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#AskExcelinEd: What does National School Choice Week mean to you?

• Lizzette Gonzalez Reynolds

Next week we celebrate National School Choice Week with more than 32,000 events and activities across the country. Parents, teachers and students will be featuring traditional public schools, public charter schools, private schools, magnet schools, online schools and homeschooling. I personally will be among an estimated 6.7 million participants at National School Choice Week events.

My first stop is Austin, Texas, to hear Tim Keller and Arif Panju, attorneys from the Institute for Justice, discuss their work defending educational choice. On Wednesday in Dallas, I’ll be among families and students whose lives were positively impacted by educational opportunities. We’ll be honoring legislative champions of choice in Texas: Governor Greg Abbott, Lt. Governor Dan Patrick, Senator Larry Taylor and Representative Ron Simmons. I cannot wait!

As a mother, I’m a strong believer in having the ability to choose the best learning environment for my three kids. A few years ago, despite the valiant efforts of my son’s teachers, I did not feel confident in my neighborhood school’s ability to fully meet his educational needs. My husband and I took out a loan to send him to a small private school for several years.

When my daughter decided to pursue her talents in visual arts, she applied and was accepted to our district’s fine arts middle school magnet. Now my youngest son is about to transition from fifth to sixth grade, and he’s on the lottery list to a public charter school and also applying to the fine arts middle school. I know how fortunate we were to have these choices for our kids.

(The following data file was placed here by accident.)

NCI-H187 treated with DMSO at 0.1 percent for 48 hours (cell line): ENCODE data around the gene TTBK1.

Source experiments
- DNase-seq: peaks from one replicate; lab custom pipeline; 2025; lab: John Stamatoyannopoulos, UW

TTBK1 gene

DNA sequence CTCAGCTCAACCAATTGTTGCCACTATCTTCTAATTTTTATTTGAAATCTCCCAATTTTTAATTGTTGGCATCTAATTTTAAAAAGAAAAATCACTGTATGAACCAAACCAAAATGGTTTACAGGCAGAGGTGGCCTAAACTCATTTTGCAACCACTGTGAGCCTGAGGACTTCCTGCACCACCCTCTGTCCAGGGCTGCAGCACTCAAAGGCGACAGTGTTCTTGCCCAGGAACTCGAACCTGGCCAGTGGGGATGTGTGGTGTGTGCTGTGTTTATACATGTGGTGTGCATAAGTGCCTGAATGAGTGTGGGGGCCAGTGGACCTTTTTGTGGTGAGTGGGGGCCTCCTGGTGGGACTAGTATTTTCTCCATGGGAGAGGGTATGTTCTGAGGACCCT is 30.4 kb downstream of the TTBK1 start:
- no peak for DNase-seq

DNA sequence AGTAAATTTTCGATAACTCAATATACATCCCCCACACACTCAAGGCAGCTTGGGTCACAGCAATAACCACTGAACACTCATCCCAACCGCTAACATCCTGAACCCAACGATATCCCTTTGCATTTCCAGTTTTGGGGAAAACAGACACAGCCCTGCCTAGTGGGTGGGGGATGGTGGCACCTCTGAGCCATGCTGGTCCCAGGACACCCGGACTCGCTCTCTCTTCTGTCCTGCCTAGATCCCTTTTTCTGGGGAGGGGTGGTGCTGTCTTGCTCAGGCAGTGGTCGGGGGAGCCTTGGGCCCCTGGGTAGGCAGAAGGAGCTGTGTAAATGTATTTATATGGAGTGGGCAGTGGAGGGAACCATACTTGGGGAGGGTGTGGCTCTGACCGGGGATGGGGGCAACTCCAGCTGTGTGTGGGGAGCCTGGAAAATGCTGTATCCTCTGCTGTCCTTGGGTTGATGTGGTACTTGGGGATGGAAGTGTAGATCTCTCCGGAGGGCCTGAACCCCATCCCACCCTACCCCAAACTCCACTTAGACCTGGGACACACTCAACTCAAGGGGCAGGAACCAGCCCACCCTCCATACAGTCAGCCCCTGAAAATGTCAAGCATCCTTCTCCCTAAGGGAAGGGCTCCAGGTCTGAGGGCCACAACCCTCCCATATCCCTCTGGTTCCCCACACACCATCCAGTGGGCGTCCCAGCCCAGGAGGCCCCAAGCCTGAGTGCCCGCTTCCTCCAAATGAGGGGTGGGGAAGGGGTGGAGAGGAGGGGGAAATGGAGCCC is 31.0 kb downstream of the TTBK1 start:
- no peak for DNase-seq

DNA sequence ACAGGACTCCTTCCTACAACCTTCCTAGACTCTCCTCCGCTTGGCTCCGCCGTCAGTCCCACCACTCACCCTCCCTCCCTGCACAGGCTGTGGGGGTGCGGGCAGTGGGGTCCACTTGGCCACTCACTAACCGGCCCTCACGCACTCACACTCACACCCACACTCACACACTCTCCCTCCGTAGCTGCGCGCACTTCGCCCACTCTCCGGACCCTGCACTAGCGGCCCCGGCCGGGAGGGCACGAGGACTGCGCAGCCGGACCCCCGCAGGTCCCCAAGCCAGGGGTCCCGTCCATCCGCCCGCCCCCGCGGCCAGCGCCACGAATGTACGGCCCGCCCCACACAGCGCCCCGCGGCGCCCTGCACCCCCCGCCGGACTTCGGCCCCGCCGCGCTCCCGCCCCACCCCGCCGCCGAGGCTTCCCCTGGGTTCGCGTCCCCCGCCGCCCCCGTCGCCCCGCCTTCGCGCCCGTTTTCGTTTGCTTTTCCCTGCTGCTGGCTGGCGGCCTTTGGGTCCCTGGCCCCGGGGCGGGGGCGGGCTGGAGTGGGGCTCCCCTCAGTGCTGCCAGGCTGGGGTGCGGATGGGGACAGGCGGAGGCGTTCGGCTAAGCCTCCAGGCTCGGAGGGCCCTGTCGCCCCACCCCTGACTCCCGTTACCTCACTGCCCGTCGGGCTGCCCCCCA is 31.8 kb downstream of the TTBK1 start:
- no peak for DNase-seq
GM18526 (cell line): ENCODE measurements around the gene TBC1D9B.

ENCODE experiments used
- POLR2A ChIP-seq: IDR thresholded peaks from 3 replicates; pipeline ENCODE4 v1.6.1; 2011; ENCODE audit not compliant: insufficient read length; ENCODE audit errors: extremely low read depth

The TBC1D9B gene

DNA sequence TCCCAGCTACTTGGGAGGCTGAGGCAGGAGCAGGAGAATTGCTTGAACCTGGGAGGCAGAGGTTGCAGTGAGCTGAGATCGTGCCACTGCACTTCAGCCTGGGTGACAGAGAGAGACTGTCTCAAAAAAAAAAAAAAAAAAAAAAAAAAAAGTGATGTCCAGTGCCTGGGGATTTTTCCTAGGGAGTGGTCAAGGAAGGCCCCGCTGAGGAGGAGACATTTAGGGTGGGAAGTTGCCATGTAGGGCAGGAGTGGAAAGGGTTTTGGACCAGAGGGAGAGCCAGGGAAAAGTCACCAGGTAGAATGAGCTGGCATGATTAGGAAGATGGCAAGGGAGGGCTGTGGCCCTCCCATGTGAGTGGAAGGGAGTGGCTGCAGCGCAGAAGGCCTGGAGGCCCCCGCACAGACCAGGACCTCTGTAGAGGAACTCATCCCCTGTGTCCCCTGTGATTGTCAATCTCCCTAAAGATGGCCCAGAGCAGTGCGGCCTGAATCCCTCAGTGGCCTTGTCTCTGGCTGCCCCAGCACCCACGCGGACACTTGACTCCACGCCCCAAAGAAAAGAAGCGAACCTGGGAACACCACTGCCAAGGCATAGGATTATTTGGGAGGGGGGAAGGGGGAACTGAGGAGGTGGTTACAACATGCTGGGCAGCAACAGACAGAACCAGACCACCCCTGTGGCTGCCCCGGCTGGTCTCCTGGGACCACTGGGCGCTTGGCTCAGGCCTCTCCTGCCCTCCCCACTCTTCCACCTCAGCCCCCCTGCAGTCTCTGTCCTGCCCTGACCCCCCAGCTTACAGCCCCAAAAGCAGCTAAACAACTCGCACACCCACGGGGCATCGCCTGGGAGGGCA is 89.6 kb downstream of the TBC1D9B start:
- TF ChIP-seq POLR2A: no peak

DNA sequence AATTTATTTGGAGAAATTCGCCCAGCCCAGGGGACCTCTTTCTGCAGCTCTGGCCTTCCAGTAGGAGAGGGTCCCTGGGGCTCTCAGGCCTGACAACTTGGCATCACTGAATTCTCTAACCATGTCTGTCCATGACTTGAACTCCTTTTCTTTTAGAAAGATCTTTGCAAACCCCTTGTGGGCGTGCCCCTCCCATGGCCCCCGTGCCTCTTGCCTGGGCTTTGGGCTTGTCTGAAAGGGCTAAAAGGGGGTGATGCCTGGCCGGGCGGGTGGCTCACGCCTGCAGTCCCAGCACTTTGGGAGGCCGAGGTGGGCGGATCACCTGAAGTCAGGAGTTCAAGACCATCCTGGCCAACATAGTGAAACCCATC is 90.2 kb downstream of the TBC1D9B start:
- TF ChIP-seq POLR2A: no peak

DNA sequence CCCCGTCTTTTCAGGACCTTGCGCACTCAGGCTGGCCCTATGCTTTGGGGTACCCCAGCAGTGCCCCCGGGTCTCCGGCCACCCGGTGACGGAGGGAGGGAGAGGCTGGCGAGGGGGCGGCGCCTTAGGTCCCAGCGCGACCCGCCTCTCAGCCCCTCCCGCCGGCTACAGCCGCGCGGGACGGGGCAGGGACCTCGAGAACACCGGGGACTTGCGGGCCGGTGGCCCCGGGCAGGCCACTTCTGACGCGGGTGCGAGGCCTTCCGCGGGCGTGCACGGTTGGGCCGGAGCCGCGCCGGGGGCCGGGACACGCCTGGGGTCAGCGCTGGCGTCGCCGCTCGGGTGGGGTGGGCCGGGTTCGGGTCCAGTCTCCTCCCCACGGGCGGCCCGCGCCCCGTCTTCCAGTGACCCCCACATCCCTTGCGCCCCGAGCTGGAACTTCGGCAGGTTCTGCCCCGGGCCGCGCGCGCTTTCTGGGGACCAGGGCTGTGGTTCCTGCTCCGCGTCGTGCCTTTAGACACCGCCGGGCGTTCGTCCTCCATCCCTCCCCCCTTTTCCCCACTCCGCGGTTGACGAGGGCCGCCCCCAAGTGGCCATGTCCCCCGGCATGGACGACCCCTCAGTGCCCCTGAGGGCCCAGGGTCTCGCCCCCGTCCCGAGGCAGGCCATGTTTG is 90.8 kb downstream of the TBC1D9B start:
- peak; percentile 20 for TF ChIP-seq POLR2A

In states across the country, too many parents and guardians of too many kids do not have educational options. They may be zoned into failing schools or schools that do not adequately meet the needs of their children. They may struggle to demand that the schools meet their needs because they are disenfranchised or intimidated by barriers of language, income or education. In the end, their choices for their children are not valued—or choices don’t exist at all.

For me, National School Choice Week represents how critical it is to level the playing field for every parent or guardian who simply strives to find the best learning environment for their child. Disadvantages of any kind should never be a barrier to a quality education and a bright future for our kids, nor should they matter.

About the author

Lizzette Gonzalez Reynolds

Lizzette serves as Vice President of Policy for ExcelinEd, bringing almost three decades of policy and legislative experience at both the state and federal level to the organization. In her home state of Texas, Lizzette served as deputy legislative director for then-Gov. George W. Bush and most recently as Chief Deputy Commissioner for the Texas Education Agency. Under Secretary of Education Rod Paige, Lizzette served as Special Assistant in the Office of Legislation and Congressional Affairs, where she guided the reauthorizations of IDEA and Head Start. She also served as the Secretary’s Regional Representative under Secretary Margaret Spellings. Her career reflects deep experience in education policy development and implementation as well as the “how-to” of legislative work needed to advance education reforms. Among her numerous appointments, Lizzette currently sits on the board of the KnowledgeWorks Foundation, the Austin advisory board of IDEA Public Schools and the advisory board of UTeach. She received her undergraduate degree from Southwestern University.